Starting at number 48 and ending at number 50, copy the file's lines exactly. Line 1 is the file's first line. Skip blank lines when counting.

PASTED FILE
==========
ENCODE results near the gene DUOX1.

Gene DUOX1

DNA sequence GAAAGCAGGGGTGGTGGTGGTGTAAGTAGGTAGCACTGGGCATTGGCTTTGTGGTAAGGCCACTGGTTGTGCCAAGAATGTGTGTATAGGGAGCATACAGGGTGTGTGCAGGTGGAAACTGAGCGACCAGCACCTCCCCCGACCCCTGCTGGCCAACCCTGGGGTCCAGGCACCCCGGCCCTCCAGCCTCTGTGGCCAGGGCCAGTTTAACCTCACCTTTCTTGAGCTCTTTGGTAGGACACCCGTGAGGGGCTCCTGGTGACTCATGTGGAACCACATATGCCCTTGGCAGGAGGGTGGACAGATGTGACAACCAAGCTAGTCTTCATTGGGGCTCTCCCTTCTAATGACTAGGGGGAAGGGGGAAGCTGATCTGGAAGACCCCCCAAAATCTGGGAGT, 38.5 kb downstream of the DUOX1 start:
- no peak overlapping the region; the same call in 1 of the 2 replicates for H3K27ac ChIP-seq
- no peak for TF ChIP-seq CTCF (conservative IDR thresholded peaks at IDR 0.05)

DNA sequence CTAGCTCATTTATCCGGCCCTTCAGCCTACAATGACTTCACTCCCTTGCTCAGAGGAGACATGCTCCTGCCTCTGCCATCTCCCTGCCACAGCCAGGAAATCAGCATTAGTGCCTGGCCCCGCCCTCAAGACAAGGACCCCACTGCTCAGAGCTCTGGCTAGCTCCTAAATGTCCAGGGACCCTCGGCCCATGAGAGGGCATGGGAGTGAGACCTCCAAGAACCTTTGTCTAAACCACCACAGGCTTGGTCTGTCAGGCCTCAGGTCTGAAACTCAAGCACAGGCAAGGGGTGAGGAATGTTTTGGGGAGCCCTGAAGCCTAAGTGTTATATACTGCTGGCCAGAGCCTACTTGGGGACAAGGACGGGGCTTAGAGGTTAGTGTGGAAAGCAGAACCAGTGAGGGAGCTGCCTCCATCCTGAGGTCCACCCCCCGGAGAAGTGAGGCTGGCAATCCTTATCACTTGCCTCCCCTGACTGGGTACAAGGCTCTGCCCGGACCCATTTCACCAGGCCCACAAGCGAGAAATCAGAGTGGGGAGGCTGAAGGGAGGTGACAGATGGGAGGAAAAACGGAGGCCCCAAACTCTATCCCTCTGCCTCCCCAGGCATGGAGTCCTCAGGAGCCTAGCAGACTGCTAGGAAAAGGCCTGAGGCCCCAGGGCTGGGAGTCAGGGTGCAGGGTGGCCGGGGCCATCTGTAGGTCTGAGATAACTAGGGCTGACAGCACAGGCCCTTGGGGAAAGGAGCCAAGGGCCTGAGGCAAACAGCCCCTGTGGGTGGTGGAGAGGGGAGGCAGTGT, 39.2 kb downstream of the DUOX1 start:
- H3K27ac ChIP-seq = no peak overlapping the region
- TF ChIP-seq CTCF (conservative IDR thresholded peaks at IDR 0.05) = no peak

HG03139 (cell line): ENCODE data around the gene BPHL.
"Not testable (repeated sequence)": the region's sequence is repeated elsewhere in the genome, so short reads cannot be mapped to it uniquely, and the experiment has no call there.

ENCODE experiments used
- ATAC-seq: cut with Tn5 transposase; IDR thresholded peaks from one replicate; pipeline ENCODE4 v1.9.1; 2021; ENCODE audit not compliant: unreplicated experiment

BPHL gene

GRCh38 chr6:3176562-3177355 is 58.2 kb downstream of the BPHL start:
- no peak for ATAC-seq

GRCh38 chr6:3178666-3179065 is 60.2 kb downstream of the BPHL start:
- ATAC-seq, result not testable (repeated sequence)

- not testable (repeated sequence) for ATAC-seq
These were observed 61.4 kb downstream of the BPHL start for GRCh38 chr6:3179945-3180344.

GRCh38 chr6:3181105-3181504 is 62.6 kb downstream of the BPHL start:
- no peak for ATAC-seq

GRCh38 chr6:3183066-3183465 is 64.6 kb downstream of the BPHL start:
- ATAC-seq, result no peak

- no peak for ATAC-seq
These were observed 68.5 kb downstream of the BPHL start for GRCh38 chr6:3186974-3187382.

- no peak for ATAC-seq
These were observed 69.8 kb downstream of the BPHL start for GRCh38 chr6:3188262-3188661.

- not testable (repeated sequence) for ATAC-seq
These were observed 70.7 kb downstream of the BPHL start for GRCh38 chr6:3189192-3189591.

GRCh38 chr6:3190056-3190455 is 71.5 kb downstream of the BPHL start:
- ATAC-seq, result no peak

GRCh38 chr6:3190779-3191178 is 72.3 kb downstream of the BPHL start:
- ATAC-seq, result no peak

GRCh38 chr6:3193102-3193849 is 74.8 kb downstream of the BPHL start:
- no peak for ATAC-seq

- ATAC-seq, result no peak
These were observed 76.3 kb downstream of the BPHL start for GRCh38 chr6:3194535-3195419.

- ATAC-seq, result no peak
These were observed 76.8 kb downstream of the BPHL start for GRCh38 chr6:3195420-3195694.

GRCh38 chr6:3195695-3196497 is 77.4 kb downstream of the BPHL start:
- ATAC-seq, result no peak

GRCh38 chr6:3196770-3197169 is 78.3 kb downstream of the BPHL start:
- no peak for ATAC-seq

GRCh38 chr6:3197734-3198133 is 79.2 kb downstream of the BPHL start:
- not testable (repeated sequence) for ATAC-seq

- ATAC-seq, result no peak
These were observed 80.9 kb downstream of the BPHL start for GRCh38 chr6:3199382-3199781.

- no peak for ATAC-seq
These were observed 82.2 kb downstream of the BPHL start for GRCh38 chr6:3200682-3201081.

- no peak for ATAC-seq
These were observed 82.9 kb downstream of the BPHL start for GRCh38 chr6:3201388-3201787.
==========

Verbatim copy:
- no peak for ATAC-seq
These were observed 82.2 kb downstream of the BPHL start for GRCh38 chr6:3200682-3201081.

- no peak for ATAC-seq